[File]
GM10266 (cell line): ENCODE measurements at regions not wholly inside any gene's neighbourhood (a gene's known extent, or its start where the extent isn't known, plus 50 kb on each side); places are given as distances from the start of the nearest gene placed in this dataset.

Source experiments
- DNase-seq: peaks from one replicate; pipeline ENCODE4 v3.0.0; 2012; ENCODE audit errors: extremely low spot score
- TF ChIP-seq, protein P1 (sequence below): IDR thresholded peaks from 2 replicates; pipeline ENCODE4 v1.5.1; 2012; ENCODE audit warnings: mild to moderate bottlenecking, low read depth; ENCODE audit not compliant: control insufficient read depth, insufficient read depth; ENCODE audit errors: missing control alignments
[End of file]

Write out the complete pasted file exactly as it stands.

GM10266 (cell line): ENCODE measurements at regions not wholly inside any gene's neighbourhood (a gene's known extent, or its start where the extent isn't known, plus 50 kb on each side); places are given as distances from the start of the nearest gene placed in this dataset.

Source experiments
- DNase-seq: peaks from one replicate; pipeline ENCODE4 v3.0.0; 2012; ENCODE audit errors: extremely low spot score
- TF ChIP-seq, protein P1 (sequence below): IDR thresholded peaks from 2 replicates; pipeline ENCODE4 v1.5.1; 2012; ENCODE audit warnings: mild to moderate bottlenecking, low read depth; ENCODE audit not compliant: control insufficient read depth, insufficient read depth; ENCODE audit errors: missing control alignments